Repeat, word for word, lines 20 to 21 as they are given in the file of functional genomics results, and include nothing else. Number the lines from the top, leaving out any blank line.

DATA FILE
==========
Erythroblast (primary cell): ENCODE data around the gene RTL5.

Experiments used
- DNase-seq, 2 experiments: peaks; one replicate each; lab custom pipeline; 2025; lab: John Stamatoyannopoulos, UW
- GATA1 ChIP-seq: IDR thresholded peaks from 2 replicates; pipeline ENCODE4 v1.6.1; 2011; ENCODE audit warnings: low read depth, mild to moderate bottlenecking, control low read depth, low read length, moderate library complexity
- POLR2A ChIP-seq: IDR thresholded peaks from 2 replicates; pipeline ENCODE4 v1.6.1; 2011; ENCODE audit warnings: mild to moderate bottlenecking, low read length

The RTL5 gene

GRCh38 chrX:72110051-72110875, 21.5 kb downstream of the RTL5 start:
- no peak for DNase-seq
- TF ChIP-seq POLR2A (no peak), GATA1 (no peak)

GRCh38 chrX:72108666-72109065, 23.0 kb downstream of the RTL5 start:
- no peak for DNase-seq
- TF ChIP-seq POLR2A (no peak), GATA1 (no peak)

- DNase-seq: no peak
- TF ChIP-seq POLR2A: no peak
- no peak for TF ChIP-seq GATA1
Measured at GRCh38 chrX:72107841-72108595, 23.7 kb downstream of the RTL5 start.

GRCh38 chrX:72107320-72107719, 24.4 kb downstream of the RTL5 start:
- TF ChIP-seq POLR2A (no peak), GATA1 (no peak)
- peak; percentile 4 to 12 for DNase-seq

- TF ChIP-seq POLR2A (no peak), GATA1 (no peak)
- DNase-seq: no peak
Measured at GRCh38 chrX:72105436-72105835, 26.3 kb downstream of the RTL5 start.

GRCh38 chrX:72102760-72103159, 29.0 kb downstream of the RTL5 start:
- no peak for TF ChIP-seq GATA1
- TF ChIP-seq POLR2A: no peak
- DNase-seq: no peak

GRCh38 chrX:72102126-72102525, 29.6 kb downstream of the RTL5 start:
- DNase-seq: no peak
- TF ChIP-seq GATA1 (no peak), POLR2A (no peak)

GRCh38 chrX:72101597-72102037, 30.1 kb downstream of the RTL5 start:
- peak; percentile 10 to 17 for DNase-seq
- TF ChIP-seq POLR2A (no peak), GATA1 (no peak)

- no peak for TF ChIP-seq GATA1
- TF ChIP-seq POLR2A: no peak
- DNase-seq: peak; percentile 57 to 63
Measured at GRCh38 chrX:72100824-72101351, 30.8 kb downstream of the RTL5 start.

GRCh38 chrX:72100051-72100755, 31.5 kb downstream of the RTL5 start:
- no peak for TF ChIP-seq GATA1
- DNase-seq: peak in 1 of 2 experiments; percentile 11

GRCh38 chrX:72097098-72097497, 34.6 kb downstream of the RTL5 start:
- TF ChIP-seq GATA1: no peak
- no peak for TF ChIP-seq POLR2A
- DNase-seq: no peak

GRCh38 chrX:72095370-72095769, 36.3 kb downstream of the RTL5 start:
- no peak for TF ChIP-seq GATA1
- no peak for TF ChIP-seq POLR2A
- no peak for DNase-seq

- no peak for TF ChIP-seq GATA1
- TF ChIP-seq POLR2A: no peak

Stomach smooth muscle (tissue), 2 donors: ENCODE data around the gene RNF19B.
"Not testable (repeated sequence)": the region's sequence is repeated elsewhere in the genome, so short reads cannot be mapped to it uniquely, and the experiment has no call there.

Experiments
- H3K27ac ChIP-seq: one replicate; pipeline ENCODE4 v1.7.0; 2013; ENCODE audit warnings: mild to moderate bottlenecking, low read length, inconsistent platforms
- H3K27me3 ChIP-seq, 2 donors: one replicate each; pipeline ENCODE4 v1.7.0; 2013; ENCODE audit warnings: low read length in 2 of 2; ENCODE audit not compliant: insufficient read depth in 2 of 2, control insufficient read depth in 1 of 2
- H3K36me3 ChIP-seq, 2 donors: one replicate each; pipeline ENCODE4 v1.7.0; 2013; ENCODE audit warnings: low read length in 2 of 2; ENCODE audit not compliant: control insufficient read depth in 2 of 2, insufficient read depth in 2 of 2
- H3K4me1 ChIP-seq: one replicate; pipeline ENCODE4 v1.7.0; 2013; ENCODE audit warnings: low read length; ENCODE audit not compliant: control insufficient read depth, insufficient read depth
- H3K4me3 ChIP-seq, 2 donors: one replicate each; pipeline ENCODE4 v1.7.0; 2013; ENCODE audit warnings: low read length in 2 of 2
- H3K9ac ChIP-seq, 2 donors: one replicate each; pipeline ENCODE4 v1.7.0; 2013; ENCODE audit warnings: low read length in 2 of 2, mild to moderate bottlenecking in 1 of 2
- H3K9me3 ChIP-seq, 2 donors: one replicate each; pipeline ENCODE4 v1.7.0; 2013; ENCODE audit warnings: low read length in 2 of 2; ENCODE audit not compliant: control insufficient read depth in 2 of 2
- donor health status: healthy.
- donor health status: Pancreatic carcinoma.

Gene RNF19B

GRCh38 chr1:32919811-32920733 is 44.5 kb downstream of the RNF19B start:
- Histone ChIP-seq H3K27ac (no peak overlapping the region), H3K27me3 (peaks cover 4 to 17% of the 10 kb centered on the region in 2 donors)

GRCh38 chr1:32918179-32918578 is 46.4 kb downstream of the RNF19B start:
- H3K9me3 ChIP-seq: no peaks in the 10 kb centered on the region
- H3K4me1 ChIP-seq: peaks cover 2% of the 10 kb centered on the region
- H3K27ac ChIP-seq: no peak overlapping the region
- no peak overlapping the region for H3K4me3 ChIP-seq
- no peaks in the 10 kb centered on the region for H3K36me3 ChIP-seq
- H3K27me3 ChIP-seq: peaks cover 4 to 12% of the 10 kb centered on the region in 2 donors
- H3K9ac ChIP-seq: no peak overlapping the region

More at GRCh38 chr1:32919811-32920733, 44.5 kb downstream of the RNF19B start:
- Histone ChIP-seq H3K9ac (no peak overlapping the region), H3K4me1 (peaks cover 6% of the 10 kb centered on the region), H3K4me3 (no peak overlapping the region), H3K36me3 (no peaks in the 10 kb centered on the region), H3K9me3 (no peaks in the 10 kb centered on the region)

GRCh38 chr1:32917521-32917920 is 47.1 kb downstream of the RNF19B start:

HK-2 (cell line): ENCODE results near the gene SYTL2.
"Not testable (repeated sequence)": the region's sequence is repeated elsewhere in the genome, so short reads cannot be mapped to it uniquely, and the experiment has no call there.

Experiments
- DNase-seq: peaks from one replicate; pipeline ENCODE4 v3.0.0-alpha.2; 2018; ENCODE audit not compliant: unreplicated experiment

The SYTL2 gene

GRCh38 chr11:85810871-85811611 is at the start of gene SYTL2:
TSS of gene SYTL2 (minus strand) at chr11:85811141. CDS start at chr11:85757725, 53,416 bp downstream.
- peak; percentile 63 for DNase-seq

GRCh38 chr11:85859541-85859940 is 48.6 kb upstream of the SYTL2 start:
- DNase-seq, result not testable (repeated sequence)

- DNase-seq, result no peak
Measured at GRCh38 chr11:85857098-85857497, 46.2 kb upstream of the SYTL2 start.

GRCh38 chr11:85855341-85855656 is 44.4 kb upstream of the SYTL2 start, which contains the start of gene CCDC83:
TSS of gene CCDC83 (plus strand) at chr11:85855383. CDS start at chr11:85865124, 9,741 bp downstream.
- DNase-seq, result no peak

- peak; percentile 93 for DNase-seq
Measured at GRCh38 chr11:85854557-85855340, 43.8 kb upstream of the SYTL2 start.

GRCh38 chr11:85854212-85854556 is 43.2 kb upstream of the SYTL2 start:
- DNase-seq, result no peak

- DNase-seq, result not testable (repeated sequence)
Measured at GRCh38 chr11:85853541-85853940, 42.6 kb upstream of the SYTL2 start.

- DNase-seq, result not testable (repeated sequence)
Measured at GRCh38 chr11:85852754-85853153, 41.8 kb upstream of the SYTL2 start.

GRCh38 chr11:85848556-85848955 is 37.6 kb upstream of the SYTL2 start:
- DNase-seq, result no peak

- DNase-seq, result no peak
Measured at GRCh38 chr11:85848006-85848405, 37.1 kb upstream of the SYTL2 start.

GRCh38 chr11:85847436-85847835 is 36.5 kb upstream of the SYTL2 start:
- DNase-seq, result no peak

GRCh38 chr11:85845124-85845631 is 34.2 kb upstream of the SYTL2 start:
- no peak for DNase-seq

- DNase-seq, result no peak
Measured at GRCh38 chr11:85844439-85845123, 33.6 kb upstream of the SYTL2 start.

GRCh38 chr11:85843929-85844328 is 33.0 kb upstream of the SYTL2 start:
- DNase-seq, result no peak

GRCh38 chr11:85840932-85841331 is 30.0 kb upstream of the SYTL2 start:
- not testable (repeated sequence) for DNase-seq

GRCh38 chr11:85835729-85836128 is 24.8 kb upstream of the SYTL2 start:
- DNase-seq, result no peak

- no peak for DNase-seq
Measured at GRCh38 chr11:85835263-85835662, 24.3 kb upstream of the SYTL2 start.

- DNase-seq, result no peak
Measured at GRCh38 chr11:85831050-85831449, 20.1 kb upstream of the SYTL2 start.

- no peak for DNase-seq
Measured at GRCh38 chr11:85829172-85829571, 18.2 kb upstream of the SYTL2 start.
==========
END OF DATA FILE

- TF ChIP-seq POLR2A (no peak), GATA1 (no peak)
- DNase-seq: no peak